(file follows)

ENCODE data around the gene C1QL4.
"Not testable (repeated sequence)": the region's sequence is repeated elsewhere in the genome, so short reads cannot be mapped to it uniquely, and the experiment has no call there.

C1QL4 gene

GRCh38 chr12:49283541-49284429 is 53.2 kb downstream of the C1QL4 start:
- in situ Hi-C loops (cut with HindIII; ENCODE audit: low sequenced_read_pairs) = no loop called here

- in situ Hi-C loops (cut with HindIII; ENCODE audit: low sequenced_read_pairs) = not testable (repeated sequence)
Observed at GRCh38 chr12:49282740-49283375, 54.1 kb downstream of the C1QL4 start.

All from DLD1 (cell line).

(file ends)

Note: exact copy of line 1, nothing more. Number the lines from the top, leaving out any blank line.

ENCODE data around the gene C1QL4.